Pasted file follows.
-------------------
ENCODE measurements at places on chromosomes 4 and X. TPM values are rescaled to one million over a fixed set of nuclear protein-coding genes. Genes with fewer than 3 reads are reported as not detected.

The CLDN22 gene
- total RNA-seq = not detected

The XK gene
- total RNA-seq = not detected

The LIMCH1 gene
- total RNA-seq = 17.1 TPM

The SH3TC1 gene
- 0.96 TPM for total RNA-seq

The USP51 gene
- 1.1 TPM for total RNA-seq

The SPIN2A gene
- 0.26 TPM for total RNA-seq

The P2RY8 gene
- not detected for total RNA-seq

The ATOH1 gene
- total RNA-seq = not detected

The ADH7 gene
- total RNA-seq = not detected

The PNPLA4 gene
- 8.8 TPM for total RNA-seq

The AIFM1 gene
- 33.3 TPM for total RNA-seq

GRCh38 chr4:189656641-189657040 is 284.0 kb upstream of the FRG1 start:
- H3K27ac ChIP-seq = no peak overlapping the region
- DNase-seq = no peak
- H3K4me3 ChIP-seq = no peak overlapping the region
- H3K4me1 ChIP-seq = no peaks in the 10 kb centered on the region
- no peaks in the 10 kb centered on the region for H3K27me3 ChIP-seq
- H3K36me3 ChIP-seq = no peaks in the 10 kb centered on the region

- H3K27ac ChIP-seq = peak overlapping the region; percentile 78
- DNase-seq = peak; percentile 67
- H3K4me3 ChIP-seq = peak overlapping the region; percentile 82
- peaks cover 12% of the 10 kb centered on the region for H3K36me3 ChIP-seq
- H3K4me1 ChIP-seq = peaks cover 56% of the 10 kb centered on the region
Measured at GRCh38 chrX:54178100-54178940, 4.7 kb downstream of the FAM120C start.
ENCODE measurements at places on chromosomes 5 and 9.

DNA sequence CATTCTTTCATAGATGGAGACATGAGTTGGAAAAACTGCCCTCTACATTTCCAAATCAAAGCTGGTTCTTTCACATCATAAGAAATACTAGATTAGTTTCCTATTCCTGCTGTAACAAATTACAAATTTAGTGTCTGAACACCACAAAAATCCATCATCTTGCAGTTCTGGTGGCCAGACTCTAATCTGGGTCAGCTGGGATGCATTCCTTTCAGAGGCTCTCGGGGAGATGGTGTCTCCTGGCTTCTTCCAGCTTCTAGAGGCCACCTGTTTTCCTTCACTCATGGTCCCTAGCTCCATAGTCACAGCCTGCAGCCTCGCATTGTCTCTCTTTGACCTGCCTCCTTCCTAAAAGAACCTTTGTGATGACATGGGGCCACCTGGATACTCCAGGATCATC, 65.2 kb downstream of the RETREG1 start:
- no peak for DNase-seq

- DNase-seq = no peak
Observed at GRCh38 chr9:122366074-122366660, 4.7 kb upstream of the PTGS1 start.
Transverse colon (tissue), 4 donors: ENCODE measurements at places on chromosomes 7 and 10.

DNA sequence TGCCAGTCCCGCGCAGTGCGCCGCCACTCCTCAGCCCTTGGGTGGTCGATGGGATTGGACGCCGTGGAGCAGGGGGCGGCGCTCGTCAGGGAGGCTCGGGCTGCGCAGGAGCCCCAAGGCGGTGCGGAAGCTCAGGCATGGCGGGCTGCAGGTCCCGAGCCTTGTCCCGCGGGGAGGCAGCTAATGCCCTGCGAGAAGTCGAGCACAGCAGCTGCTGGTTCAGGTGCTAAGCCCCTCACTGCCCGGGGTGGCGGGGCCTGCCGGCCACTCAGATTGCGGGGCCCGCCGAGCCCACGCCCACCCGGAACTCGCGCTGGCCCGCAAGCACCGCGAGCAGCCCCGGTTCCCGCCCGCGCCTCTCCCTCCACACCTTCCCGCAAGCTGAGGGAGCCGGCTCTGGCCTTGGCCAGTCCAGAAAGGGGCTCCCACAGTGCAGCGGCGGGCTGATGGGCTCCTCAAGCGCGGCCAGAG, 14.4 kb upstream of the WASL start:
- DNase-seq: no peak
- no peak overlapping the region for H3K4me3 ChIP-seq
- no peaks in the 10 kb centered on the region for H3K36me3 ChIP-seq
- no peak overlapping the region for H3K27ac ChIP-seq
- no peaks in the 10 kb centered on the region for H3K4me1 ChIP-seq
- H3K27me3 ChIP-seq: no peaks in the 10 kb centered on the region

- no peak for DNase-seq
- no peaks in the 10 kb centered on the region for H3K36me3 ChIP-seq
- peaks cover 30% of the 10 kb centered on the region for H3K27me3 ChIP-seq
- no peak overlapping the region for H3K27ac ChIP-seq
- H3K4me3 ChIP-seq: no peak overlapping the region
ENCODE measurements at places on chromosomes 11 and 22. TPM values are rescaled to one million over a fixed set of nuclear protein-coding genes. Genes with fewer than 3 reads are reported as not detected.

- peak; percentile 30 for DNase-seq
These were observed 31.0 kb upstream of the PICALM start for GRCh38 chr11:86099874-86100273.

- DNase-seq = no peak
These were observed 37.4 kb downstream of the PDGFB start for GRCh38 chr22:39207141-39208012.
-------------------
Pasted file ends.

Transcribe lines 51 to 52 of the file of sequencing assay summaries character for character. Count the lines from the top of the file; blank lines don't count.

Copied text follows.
- no peaks in the 10 kb centered on the region for H3K36me3 ChIP-seq
- peaks cover 30% of the 10 kb centered on the region for H3K27me3 ChIP-seq